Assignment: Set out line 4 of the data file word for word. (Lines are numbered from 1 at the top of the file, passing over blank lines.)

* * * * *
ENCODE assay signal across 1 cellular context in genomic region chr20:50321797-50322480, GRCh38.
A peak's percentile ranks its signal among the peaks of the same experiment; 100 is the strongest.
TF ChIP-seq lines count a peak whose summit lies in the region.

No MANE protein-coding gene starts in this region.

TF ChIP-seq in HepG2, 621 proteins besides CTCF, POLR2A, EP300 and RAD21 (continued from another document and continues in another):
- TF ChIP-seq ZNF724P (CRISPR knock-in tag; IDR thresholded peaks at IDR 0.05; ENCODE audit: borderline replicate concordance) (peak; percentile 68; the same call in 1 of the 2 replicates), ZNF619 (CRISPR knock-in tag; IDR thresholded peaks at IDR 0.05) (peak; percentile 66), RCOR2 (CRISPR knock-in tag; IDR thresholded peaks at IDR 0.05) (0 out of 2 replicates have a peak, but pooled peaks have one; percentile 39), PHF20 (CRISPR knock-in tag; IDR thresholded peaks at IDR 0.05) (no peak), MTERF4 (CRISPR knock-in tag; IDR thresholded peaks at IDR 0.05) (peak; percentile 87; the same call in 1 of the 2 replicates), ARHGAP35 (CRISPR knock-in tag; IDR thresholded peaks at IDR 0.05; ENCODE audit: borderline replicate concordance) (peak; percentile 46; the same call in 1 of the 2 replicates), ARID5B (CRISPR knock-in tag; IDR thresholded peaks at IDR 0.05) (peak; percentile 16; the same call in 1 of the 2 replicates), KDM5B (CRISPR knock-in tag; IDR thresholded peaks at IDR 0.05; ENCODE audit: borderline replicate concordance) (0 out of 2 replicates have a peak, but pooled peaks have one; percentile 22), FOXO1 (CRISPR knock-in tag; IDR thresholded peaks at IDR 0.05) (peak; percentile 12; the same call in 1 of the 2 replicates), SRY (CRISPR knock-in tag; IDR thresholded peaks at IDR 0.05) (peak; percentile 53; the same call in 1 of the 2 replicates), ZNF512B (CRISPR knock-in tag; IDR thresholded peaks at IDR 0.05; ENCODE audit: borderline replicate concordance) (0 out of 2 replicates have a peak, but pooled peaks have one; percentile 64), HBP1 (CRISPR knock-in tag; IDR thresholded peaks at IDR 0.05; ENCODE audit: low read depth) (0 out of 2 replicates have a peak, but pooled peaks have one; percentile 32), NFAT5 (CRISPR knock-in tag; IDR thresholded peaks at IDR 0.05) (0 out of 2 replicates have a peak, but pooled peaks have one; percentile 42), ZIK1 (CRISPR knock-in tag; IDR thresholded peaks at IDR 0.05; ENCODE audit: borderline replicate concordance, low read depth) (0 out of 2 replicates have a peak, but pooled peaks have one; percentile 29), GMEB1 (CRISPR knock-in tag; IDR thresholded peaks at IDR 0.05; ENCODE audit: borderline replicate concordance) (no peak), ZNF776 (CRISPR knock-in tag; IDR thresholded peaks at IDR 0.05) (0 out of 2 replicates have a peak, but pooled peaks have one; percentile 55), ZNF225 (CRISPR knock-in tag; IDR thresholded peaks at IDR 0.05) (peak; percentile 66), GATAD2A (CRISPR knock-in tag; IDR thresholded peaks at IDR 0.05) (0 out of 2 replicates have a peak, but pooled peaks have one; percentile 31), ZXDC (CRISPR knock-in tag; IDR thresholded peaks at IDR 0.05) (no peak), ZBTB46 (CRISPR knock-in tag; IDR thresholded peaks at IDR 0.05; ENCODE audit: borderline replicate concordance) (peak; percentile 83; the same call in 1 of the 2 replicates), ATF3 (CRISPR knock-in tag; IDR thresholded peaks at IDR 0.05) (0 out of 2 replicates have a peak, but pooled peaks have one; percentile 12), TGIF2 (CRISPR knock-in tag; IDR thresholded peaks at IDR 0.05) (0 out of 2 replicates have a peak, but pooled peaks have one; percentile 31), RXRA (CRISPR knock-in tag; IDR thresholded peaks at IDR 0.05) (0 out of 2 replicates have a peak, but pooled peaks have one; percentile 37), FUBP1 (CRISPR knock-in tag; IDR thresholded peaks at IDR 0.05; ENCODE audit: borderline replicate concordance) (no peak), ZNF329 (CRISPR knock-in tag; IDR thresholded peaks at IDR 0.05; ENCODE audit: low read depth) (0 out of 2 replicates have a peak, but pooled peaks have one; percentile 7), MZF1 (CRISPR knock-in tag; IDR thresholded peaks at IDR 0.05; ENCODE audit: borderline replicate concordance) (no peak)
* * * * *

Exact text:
No MANE protein-coding gene starts in this region.